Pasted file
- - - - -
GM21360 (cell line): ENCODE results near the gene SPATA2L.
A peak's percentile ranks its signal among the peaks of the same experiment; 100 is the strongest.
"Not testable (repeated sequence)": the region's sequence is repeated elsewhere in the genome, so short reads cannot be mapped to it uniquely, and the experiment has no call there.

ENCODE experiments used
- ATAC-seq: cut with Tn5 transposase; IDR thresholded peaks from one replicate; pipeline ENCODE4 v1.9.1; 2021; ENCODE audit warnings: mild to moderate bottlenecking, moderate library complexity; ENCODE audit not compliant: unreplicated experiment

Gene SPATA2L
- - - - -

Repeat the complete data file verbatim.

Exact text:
GM21360 (cell line): ENCODE results near the gene SPATA2L.
A peak's percentile ranks its signal among the peaks of the same experiment; 100 is the strongest.
"Not testable (repeated sequence)": the region's sequence is repeated elsewhere in the genome, so short reads cannot be mapped to it uniquely, and the experiment has no call there.

ENCODE experiments used
- ATAC-seq: cut with Tn5 transposase; IDR thresholded peaks from one replicate; pipeline ENCODE4 v1.9.1; 2021; ENCODE audit warnings: mild to moderate bottlenecking, moderate library complexity; ENCODE audit not compliant: unreplicated experiment

Gene SPATA2L